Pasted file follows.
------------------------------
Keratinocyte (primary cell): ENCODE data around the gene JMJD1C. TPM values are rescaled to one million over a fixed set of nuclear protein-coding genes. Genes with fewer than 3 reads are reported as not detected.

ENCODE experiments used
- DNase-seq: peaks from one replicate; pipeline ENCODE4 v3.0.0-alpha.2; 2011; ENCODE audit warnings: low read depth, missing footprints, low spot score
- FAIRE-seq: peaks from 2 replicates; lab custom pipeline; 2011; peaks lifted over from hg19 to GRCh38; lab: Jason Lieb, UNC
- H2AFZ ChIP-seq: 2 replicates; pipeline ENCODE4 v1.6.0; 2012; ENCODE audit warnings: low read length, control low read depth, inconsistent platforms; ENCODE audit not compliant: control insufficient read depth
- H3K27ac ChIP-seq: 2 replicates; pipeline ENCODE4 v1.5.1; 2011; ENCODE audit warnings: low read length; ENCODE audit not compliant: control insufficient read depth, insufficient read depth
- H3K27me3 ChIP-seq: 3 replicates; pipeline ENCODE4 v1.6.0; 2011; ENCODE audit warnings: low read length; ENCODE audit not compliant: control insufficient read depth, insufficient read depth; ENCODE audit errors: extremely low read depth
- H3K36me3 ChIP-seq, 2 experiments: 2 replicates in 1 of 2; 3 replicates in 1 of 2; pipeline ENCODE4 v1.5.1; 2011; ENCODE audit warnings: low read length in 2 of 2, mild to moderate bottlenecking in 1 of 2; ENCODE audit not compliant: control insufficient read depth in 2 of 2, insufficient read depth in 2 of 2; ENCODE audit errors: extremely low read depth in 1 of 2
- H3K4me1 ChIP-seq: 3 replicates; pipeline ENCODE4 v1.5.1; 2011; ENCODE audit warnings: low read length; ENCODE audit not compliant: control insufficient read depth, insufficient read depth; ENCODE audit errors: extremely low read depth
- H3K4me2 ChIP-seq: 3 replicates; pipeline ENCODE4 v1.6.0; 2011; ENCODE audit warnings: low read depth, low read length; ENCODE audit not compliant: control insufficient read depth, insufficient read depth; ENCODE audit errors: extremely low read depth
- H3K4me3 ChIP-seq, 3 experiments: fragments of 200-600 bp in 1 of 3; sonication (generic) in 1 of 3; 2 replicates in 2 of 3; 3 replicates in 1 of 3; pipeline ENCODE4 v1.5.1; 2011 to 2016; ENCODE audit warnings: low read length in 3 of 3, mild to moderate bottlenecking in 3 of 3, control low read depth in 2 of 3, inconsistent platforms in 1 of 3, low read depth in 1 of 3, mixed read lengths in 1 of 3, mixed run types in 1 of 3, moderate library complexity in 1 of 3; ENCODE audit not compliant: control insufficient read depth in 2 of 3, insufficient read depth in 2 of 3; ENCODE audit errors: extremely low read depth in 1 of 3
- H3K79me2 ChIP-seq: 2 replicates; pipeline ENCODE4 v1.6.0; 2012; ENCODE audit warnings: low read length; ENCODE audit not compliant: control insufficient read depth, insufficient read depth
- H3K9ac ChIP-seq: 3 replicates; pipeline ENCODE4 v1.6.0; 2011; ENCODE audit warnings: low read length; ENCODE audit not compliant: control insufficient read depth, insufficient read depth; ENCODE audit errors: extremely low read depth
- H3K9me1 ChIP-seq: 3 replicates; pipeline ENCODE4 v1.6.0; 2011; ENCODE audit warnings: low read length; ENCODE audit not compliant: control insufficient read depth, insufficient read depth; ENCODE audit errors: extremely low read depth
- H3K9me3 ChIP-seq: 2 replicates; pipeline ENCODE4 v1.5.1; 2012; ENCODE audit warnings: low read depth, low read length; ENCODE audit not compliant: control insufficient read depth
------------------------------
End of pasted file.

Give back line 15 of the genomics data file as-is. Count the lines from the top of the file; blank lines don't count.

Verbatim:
- H3K9me3 ChIP-seq: 2 replicates; pipeline ENCODE4 v1.5.1; 2012; ENCODE audit warnings: low read depth, low read length; ENCODE audit not compliant: control insufficient read depth